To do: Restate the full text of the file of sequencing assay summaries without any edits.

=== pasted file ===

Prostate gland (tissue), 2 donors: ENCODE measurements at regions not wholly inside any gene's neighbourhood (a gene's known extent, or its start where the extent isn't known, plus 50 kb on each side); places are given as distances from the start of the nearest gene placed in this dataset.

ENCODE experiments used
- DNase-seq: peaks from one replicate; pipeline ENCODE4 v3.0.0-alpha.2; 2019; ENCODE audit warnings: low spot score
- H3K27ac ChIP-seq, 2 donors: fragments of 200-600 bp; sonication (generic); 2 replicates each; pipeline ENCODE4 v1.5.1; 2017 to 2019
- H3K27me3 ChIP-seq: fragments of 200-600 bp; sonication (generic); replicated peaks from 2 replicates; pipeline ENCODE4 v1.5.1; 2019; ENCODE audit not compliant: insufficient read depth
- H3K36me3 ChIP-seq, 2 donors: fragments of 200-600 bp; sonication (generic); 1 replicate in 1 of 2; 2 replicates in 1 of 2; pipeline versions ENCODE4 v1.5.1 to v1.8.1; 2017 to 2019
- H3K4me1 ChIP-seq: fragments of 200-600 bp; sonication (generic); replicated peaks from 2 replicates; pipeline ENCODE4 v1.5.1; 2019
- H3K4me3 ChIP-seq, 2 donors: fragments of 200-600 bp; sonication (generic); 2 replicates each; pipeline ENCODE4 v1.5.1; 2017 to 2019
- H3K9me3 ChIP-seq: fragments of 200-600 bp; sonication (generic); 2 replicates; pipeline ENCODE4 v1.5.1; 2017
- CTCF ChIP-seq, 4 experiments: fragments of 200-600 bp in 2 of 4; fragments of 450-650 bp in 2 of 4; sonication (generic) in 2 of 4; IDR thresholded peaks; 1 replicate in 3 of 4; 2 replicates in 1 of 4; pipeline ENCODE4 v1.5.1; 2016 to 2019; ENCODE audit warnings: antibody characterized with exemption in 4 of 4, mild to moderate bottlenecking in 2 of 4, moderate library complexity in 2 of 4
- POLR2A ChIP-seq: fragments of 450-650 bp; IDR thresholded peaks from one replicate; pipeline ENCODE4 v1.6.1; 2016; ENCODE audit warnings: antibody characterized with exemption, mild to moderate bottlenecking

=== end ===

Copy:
Prostate gland (tissue), 2 donors: ENCODE measurements at regions not wholly inside any gene's neighbourhood (a gene's known extent, or its start where the extent isn't known, plus 50 kb on each side); places are given as distances from the start of the nearest gene placed in this dataset.

ENCODE experiments used
- DNase-seq: peaks from one replicate; pipeline ENCODE4 v3.0.0-alpha.2; 2019; ENCODE audit warnings: low spot score
- H3K27ac ChIP-seq, 2 donors: fragments of 200-600 bp; sonication (generic); 2 replicates each; pipeline ENCODE4 v1.5.1; 2017 to 2019
- H3K27me3 ChIP-seq: fragments of 200-600 bp; sonication (generic); replicated peaks from 2 replicates; pipeline ENCODE4 v1.5.1; 2019; ENCODE audit not compliant: insufficient read depth
- H3K36me3 ChIP-seq, 2 donors: fragments of 200-600 bp; sonication (generic); 1 replicate in 1 of 2; 2 replicates in 1 of 2; pipeline versions ENCODE4 v1.5.1 to v1.8.1; 2017 to 2019
- H3K4me1 ChIP-seq: fragments of 200-600 bp; sonication (generic); replicated peaks from 2 replicates; pipeline ENCODE4 v1.5.1; 2019
- H3K4me3 ChIP-seq, 2 donors: fragments of 200-600 bp; sonication (generic); 2 replicates each; pipeline ENCODE4 v1.5.1; 2017 to 2019
- H3K9me3 ChIP-seq: fragments of 200-600 bp; sonication (generic); 2 replicates; pipeline ENCODE4 v1.5.1; 2017
- CTCF ChIP-seq, 4 experiments: fragments of 200-600 bp in 2 of 4; fragments of 450-650 bp in 2 of 4; sonication (generic) in 2 of 4; IDR thresholded peaks; 1 replicate in 3 of 4; 2 replicates in 1 of 4; pipeline ENCODE4 v1.5.1; 2016 to 2019; ENCODE audit warnings: antibody characterized with exemption in 4 of 4, mild to moderate bottlenecking in 2 of 4, moderate library complexity in 2 of 4
- POLR2A ChIP-seq: fragments of 450-650 bp; IDR thresholded peaks from one replicate; pipeline ENCODE4 v1.6.1; 2016; ENCODE audit warnings: antibody characterized with exemption, mild to moderate bottlenecking